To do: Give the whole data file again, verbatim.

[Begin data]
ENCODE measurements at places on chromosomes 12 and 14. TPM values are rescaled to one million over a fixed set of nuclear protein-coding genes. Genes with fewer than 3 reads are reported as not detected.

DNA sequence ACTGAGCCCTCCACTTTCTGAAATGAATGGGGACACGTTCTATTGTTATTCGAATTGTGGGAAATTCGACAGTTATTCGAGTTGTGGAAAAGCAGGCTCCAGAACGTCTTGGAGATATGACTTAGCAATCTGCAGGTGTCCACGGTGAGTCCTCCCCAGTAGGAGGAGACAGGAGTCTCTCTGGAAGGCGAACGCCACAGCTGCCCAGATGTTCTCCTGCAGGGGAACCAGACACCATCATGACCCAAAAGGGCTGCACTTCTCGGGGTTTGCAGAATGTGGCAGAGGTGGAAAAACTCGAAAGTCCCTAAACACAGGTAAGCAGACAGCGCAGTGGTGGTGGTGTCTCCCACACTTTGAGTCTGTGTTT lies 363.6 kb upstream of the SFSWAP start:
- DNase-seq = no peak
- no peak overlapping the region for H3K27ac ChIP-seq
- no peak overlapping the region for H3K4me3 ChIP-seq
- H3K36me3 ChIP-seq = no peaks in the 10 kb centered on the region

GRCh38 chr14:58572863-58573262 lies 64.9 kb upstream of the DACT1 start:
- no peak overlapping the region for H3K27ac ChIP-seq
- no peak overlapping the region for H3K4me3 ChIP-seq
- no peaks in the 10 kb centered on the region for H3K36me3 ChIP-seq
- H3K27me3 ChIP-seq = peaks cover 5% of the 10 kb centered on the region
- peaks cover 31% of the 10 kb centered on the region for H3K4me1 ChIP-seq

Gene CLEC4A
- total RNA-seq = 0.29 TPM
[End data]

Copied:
ENCODE measurements at places on chromosomes 12 and 14. TPM values are rescaled to one million over a fixed set of nuclear protein-coding genes. Genes with fewer than 3 reads are reported as not detected.

DNA sequence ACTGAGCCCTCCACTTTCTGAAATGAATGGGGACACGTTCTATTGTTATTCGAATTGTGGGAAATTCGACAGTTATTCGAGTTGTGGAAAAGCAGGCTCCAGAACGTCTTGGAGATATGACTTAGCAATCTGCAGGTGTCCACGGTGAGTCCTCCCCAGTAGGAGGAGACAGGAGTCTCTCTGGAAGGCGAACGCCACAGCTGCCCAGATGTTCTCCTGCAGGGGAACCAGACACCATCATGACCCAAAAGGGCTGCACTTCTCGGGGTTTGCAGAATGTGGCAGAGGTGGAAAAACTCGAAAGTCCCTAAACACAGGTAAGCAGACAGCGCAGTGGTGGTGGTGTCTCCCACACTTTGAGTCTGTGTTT lies 363.6 kb upstream of the SFSWAP start:
- DNase-seq = no peak
- no peak overlapping the region for H3K27ac ChIP-seq
- no peak overlapping the region for H3K4me3 ChIP-seq
- H3K36me3 ChIP-seq = no peaks in the 10 kb centered on the region

GRCh38 chr14:58572863-58573262 lies 64.9 kb upstream of the DACT1 start:
- no peak overlapping the region for H3K27ac ChIP-seq
- no peak overlapping the region for H3K4me3 ChIP-seq
- no peaks in the 10 kb centered on the region for H3K36me3 ChIP-seq
- H3K27me3 ChIP-seq = peaks cover 5% of the 10 kb centered on the region
- peaks cover 31% of the 10 kb centered on the region for H3K4me1 ChIP-seq

Gene CLEC4A
- total RNA-seq = 0.29 TPM